The lady is still resistant, but when Charlotte most ably demonstrates that she does indeed possess the skills the maharani needs to help with her current predicament, she explains that she is being blackmailed, and that she has been given specific instructions as to what to do in order to receive a packet of letters she does not wish seen by unfriendly eyes.  Every yuletide, an exclusive and extravagant art sale is held at Château Vaudrieu, just outside Paris.  The cream of French society flocks there, as do art connoisseurs, manufacturers, millionaires and princes from around the world – and the maharani’s letters are hidden in the back of a painting by Van Dyck.  She needs someone to steal the painting in order to retrieve the letters – and given the château’s location and the amount of security that surrounds the event, it will be no easy task.

Charlotte is certain that the maharani has not told them everything, but even so, she enlists the help of Lord Ingram and Mr. Stephen Marbleton, and soon they, together with Mrs. Watson and Olivia are crossing the channel and travelling to Paris, where they will meet up with one of Lord Ingram’s friends and allies, Lieutenant Attwood.  An initial reconnaissance mission of the château undertaken by Mr. Marbleton and Lord Ingram reveals that there Is much more going on there than preparations for a masquerade ball and grand art sale. Before long our intrepid band is plunged into something  that goes far beyond simple blackmail – and which will once again see them pitting their wits against the mysterious Moriarty, the shadowy criminal mastermind whose very existence has slowly become irrevocably intertwined with that of our protagonists.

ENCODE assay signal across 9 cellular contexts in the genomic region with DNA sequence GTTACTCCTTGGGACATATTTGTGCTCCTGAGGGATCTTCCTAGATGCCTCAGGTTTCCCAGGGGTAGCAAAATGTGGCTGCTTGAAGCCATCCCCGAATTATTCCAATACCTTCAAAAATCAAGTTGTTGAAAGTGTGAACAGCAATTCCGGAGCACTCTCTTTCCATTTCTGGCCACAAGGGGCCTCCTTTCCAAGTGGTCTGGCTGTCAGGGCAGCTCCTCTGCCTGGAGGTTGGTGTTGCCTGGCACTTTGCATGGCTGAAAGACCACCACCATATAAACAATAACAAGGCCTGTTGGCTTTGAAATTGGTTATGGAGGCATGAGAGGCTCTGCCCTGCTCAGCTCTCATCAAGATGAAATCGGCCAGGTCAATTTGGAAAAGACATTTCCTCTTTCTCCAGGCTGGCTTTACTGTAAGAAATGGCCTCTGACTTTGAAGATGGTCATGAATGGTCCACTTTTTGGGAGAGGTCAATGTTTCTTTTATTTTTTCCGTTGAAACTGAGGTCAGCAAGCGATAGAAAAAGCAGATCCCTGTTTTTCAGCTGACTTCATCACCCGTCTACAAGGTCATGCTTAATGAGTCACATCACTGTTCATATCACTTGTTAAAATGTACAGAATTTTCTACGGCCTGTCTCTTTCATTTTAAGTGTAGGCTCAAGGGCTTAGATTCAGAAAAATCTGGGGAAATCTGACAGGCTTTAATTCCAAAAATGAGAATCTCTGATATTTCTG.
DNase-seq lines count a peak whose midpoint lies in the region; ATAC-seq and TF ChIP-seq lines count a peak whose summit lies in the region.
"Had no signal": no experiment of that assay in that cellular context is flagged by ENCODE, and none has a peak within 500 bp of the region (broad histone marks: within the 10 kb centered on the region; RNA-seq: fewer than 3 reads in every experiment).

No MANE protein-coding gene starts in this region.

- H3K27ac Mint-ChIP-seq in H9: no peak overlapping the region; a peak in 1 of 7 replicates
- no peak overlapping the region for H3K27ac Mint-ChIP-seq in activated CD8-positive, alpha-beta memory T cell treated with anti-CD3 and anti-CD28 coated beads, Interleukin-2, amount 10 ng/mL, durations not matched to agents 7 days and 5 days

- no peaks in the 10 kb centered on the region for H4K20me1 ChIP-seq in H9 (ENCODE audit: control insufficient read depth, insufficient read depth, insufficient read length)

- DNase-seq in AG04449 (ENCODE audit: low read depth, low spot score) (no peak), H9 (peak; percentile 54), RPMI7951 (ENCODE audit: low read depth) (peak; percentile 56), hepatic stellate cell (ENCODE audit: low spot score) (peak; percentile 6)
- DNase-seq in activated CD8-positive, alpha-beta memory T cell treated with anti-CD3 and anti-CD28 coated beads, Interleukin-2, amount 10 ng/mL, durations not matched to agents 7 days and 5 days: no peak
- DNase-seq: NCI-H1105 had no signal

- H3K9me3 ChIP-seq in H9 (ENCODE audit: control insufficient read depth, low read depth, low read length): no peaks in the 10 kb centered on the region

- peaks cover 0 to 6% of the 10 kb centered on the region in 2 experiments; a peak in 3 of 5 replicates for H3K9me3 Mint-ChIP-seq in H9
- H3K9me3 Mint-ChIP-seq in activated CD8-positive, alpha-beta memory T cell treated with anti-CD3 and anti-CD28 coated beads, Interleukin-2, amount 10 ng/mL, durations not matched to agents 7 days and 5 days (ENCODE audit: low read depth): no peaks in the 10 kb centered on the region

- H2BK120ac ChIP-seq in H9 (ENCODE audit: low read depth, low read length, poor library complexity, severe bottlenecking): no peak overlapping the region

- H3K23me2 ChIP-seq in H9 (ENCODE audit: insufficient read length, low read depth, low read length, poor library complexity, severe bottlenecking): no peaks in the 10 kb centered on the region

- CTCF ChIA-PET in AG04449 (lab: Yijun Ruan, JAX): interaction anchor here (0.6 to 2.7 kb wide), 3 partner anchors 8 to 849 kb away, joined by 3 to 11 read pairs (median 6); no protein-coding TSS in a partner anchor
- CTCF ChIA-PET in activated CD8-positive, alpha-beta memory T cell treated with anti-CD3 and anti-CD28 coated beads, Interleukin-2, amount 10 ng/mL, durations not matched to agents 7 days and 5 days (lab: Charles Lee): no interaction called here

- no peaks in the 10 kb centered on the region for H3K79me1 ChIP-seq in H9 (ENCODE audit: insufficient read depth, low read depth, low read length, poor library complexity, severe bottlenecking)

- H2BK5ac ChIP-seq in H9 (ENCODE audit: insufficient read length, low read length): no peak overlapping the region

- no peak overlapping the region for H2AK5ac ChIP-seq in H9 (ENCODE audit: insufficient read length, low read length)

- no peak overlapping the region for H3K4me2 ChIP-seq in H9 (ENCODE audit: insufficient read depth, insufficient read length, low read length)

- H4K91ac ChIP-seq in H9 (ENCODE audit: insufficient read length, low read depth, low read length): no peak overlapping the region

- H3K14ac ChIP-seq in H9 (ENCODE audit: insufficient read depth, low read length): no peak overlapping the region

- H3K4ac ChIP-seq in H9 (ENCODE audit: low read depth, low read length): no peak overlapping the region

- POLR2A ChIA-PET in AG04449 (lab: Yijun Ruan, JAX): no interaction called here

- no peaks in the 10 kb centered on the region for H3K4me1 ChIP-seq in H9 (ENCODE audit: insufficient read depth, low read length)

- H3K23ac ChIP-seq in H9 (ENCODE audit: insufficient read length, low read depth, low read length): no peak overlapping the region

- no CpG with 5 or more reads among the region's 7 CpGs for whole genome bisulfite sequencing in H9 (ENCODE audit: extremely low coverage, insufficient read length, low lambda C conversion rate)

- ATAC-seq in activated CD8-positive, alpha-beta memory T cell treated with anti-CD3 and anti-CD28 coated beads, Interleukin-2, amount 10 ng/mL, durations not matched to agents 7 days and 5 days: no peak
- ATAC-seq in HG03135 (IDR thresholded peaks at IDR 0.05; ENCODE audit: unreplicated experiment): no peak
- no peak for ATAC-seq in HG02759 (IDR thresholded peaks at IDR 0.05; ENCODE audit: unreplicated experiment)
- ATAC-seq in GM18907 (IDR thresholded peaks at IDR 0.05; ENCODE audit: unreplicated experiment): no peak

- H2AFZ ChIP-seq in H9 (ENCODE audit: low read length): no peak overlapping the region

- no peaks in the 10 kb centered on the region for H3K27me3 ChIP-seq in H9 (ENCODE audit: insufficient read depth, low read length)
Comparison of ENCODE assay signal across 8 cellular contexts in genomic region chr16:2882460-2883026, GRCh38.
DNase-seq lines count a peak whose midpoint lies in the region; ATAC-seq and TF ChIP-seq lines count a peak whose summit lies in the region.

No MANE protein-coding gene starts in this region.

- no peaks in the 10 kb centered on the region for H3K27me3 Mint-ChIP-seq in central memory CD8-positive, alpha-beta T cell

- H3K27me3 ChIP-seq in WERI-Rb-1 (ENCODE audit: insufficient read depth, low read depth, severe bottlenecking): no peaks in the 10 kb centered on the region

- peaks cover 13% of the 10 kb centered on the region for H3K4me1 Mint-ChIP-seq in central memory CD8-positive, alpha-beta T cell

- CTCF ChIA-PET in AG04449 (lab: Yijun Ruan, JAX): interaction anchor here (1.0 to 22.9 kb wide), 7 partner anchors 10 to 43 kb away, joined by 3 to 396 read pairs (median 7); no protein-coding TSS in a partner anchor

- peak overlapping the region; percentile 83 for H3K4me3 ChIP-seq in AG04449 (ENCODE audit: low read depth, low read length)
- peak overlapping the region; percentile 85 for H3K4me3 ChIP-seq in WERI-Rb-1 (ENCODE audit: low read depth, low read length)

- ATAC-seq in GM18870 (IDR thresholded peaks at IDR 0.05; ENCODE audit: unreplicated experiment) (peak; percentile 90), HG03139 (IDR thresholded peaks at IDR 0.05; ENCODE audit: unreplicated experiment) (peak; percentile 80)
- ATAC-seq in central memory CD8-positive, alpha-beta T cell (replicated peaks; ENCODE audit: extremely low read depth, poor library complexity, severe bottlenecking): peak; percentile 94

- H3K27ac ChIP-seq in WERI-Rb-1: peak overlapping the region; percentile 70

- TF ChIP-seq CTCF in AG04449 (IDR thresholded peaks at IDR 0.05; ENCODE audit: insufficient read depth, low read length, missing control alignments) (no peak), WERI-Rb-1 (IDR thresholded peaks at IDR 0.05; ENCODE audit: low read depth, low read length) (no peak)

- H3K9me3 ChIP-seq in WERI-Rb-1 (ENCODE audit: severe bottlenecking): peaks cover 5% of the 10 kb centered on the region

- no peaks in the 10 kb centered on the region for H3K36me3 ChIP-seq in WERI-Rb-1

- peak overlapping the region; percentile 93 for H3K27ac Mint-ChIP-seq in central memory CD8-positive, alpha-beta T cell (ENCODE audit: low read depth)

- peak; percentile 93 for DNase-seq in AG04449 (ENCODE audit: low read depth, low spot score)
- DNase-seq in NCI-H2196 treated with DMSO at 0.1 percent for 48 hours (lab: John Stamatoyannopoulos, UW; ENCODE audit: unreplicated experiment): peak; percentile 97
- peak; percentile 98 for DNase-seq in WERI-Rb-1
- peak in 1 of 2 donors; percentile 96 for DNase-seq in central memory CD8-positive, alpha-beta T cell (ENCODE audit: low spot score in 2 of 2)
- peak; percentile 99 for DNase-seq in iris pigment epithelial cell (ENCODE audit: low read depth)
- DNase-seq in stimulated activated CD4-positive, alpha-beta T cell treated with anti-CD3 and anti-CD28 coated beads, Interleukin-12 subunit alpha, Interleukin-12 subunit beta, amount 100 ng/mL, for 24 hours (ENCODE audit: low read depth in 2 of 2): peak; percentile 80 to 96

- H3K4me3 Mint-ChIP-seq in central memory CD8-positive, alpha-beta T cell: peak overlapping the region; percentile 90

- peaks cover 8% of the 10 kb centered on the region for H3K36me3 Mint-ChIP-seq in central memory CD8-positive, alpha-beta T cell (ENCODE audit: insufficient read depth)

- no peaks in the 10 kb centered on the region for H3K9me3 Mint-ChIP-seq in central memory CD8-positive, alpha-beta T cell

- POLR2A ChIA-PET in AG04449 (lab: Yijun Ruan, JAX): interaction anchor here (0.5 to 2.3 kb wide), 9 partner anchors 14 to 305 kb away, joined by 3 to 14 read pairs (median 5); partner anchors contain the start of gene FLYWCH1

If you’ve followed the series – and have followed my reviews of it – you may be asking yourself why I’ve not graded this book quite as highly as the last couple.  I did struggle with the grading because this whole series is more than a head and shoulders above almost every other similar series out there, and Sherry Thomas’ writing is so wonderfully clever and precise.  I liked pretty much everything about the book – the developments in the relationship between Stephen Marbleton and Olivia, which is plagued by seemingly insurmountable difficulties;  the inclusion of a past, lesbian love affair for Mrs. Watson and the subtle discussions of colonialism and the British Raj; and I was pleased to see Charlotte starting to face up to the truth of her feelings for Lord Ingram, and the uncertainty she’s feeling as to how they can return to their old, comfortable association now they’ve been (albeit very briefly) lovers. The mystery is as detailed, complex and well-executed as ever, and I enjoyed the ensemble nature of the story – including the appearance of Lieutenant Leighton Attwood from the author’s My Beautiful Enemy (and a nice nod to that novel’s heroine).  But after the drama of The Hollow of Fear and its late-book revelations about Lord Ingram’s (soon-to-be ex-) wife, his brother’s betrayal, and the steps forward and steps back in the complicated relationship between Lord Ingram and Charlotte, The Art of Theft sometimes felt as though it was treading water somewhat. The characters face physical danger, for sure, but the stakes simply don’t seem as high for them personally as in the previous book and I wasn’t as completely gripped by this story as I was by previous instalments.  I suspect Ms. Thomas is keeping her powder dry, though.  Looking at the bigger picture; with the middle book (The Hollow of Fear) of a five book series reaching a high point in the story arc,  it makes sense that following book (The Art of Theft) would be a kind of ‘interlude’ or transition before heading into the finale, which I am sure is going to be a corker, given the cliffhanger at the end of the last chapter of this one!**